WCW, a company worth $600m in 2000, was sold to Vince McMahon for $4.5m on March 26th 2001. The biggest question is, with so many potential buyers, why did AOL Time Warner decide to sell it for so cheap? Once again, it came down to the meetings between two former Time Warner colleagues Brad Siegel and Stuart Snyder. WWF was willing to take WCW off Siegel’s hands, as long as WCW was taken off the air first. Siegel could easily tip Kellner off and convince him to cancel wrestling (as it’s not like WCW didn’t have many problems at the time) so a quick sell could happen.

Everyone else was blocked so Siegel could get rid of it. WCW was not his baby, it was Ted Turner’s, and it was no longer Ted Turner’s responsibility, Turner had lost control. Nobody working for WCW could do anything, Ted Turner couldn’t do anything, it was left at the mercy of Brad Siegel, Jamie Kellner, and the WWF Team of Stu Snyder and the McMahons.

Was it legal?

Technically the way the purchase went down was illegal. Siegel was purposely sabotaging the sale, and costing AOL Time Warner millions of dollars. He could have sold it to the highest bidder, but instead he met with WWF and blocked everyone else from having a fair chance to buy. With WCW gone, it was no longer his problem, and he must have assumed Vince would keep WCW on as a product. There’s a lot of evidence to suggest Vince McMahon had a plan to keep WCW on as its own show. He was getting everything in place to do so .. however, after he saw the terrible WCW match between Booker T and Buff Bagwell, he u-turned on the idea. We got the Invasion storyline with WCW/ECW being buried instead.

Linda McMahon said this about the deal “”Stu was really able to craft and to negotiate this deal and put it forward. He had prior relationships with Turner. He was there for several years and knew Brad Siegel very well, and I believe it was that relationship that helped cement this deal and negotiate the particulars.”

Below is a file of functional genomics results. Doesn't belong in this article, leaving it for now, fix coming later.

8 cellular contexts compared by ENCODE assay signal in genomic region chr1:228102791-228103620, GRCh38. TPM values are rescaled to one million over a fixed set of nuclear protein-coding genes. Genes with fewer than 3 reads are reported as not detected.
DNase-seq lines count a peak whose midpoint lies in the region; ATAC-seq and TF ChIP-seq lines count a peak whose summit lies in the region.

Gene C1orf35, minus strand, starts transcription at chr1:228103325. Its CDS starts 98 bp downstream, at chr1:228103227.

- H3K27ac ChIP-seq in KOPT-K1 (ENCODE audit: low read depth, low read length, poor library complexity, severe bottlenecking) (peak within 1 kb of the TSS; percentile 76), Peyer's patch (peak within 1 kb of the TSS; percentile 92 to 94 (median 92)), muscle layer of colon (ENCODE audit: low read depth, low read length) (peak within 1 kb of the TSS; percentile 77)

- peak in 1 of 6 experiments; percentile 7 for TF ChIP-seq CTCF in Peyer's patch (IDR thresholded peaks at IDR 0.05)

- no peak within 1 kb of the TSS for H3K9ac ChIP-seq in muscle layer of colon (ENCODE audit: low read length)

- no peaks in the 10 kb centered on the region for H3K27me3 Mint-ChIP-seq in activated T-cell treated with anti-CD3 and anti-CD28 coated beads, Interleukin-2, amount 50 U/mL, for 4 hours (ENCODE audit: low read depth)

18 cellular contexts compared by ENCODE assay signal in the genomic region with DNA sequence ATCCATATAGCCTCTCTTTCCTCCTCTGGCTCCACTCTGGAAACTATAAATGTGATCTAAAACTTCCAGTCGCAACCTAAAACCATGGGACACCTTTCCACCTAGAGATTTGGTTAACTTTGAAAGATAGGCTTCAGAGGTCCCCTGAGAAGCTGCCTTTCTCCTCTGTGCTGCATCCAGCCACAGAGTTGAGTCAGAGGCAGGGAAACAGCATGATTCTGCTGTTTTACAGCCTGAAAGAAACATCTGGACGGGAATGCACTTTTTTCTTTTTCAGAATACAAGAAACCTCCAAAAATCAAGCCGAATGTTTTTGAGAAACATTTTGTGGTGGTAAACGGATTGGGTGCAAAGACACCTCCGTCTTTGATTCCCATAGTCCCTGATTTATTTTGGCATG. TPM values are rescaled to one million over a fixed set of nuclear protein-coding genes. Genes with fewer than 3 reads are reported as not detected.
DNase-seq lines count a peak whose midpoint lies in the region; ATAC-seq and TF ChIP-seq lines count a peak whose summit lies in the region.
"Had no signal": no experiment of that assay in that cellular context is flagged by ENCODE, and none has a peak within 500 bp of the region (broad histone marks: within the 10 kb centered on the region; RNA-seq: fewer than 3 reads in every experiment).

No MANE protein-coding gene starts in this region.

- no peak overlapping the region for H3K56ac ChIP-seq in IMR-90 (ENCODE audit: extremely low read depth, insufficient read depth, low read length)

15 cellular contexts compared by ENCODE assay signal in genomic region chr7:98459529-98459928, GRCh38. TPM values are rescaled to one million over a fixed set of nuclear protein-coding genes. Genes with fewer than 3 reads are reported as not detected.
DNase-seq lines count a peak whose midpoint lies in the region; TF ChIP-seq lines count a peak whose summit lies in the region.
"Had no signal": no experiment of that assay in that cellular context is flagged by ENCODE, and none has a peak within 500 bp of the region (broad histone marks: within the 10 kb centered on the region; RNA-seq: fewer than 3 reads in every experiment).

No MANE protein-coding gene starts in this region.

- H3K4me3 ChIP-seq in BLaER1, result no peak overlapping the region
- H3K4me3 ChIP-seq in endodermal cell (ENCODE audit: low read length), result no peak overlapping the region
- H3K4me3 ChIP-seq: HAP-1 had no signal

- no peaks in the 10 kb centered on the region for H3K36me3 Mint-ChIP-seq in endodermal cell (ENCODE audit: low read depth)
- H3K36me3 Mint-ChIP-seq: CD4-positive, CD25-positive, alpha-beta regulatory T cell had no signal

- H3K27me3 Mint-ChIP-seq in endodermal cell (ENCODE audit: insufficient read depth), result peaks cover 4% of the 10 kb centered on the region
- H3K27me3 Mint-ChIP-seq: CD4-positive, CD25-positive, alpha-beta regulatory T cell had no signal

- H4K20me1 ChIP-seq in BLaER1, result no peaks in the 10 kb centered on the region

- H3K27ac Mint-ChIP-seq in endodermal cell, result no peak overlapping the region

Fusient had a deposit of £5m on the table, so even if the deal fell through, AOL Time Warner would have earned more than they did selling to WWF. Fusient was also willing to pay all the remaining contracts, which would have saved AOL Time Warner (at least) $15m in salary payouts. AOL Time Warner had to pay wrestlers such as Sting, Goldberg, Kevin Nash and others as they had contracts with the parent company, not WCW. Those wrestlers sat at home and got paid, and they had every right to do so, because if they had decided to opt out of their contracts, they would not have received all the money they were owed, and they likely would not be compensated by WWF if they signed a new contract. Any worker with a contract (it doesn’t matter how famous you are) should get paid in full, and if that means sitting at home and waiting til the contract runs out, then so be it. Was we robbed of an awesome Invasion angle involving those stars? Yes, but I would have done the same thing in their position. Anyone who claims they would opt out of a fat contract just to sign a new smaller one .. is a liar. You would sit at home too.

Sorry for the harsh wording there, but in the past when I have discussed this subject, some fans blame the wrestlers for sitting at home, when they had every right to do so. It’s a selfish mentality, and to say such things is blasphemy.


I can believe the story behind the inside job, but it can never be 100% proven. To prove it, someone would have to come forward with evidence of foul-play, and anyone involved has likely moved on. They won’t talk about it, because if WWE (or Time Warner executives) heard about it, they could take the accuser to court for slander. Finding the evidence would be tough now. Any court cases would have happened back in 2001.

Vince is a ruthless business man. He’s been known to have no mercy for his competition, and he will exploit loopholes. I know Vince was in character during the Monday Night Raw/WCW Nitro simulcast, but when he said the words “Turner begged me to take WCW”, it was such a real insult. Turner couldn’t do anything about the sale, so there’s no way Turner begged him, but Vince simply wanted to rub salt into the gaping wounds. He was so excited about the purchase, you could see the enjoyment in Vince’s eyes as he publicly fired Jeff Jarrett on television. He stuck a middle finger up to Ted Turner and anyone who tried saving WCW. He saw a window of opportunity, and he took WCW right under Bischoff’s nose. He would join WWE later, as all he could do was accept that Vince had won. It’s like that old saying, “If you can’t beat ’em .. join ’em!”

We may never know the exact details of the sale. What we do know, is that WCW died in executive meetings. It would have continued if those executives in power decided to keep it going. WCW fell into the wrong hands, and Vince made the right decisions at the right time to gain leverage over potential buyers. If Ted Turner had remained in power, he would have kept pumping money into the promotion, as WCW was far from dead, and it was still getting high ratings (compared to other shows on the same networks, but not compared to WWF). so It could have thrived with the right leadership.